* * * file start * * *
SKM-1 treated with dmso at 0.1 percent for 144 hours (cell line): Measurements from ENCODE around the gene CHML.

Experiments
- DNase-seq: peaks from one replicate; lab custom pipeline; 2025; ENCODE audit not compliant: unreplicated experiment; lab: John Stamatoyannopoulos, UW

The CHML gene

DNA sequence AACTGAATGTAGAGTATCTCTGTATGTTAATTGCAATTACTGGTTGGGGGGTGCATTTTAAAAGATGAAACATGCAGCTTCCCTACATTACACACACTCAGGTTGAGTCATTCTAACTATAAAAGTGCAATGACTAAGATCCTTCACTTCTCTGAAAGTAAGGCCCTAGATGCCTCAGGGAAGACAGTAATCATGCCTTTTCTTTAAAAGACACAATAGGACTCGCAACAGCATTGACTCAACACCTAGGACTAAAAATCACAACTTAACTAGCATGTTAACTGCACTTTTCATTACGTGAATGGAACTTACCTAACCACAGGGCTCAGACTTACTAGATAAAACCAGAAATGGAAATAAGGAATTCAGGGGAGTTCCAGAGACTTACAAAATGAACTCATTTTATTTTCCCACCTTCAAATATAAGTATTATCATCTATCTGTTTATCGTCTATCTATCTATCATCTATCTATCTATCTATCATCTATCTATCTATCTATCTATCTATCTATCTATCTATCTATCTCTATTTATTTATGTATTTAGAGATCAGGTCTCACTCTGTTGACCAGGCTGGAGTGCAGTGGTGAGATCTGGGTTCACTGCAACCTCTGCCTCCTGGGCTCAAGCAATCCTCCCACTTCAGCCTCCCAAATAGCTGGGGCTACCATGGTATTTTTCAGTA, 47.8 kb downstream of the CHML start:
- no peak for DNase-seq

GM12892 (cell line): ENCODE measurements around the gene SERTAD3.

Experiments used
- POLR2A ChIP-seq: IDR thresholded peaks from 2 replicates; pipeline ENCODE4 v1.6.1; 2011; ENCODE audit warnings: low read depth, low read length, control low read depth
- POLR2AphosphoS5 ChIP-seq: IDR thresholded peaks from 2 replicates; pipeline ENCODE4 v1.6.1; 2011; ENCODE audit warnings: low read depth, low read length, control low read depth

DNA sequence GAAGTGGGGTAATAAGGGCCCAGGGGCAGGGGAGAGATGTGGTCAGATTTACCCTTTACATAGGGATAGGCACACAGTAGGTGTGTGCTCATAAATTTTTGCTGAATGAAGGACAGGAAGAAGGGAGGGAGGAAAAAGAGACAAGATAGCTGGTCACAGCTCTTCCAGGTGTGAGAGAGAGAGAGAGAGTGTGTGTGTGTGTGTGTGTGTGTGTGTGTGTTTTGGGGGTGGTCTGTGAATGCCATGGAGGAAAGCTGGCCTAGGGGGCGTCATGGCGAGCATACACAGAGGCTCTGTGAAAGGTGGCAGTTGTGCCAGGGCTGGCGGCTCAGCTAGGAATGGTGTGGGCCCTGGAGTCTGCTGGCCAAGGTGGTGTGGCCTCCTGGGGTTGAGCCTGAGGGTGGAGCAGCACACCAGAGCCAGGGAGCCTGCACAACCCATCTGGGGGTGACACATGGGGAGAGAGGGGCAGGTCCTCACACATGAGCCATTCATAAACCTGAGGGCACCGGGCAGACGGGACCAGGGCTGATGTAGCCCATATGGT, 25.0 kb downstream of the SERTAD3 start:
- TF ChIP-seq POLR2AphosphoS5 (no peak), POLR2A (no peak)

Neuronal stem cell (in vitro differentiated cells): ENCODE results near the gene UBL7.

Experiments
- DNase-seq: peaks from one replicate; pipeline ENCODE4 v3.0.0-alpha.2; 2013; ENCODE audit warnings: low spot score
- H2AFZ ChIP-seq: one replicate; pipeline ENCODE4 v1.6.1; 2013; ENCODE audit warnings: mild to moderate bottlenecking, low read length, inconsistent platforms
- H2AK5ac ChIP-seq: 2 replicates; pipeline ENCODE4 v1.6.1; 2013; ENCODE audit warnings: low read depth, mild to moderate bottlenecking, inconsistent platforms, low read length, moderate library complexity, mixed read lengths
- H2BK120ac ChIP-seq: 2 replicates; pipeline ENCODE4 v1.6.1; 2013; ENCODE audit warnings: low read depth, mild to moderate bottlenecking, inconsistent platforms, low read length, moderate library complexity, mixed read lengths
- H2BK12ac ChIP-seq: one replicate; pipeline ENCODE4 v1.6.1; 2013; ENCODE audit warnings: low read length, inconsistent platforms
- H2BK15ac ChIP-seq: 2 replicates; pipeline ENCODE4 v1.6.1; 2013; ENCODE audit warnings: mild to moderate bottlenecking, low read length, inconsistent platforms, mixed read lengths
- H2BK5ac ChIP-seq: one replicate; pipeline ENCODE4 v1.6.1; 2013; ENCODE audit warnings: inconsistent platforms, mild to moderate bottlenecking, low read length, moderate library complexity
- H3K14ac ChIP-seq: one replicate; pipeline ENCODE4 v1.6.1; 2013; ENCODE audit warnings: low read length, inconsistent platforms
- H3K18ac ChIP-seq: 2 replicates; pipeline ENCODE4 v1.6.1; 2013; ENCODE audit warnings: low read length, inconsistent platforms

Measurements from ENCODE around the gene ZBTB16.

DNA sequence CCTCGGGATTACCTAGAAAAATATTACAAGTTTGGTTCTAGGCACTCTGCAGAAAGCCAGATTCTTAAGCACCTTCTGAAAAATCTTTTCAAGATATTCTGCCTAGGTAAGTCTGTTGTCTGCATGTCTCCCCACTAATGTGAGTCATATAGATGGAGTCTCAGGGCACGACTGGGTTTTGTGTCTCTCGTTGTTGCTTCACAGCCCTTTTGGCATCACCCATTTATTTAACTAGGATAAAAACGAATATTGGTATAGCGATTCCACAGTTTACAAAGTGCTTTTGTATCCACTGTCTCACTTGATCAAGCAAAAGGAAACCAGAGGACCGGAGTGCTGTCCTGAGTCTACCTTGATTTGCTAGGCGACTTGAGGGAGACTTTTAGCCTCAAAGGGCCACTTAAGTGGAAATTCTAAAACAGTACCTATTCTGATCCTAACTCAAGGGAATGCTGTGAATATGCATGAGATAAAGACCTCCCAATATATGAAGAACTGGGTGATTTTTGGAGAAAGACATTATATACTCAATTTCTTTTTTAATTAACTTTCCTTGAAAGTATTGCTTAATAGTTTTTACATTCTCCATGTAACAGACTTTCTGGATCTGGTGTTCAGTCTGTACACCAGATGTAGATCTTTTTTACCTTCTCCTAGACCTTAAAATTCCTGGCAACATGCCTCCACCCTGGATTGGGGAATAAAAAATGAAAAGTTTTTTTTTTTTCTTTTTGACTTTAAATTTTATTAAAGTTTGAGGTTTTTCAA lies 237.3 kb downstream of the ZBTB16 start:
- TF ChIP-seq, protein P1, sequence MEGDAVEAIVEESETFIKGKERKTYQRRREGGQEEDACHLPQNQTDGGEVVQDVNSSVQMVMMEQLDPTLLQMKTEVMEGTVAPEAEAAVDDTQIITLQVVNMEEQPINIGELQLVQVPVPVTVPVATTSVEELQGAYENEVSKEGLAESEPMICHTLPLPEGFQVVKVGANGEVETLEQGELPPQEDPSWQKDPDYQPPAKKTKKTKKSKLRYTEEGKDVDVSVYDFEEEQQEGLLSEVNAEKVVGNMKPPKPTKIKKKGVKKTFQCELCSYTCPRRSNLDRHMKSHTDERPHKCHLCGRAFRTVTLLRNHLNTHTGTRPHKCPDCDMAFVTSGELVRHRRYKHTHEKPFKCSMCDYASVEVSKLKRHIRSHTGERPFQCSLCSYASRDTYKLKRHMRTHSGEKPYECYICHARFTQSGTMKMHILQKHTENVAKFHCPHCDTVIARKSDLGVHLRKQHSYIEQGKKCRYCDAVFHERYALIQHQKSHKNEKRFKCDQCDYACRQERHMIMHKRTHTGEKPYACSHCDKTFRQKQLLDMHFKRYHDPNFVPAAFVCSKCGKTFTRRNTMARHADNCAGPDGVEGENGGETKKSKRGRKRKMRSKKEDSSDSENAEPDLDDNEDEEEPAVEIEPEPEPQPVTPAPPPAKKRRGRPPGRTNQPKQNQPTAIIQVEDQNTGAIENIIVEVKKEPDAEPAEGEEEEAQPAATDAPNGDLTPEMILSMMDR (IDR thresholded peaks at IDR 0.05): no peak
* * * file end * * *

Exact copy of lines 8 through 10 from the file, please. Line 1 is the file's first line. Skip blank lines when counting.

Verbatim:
Experiments used
- POLR2A ChIP-seq: IDR thresholded peaks from 2 replicates; pipeline ENCODE4 v1.6.1; 2011; ENCODE audit warnings: low read depth, low read length, control low read depth
- POLR2AphosphoS5 ChIP-seq: IDR thresholded peaks from 2 replicates; pipeline ENCODE4 v1.6.1; 2011; ENCODE audit warnings: low read depth, low read length, control low read depth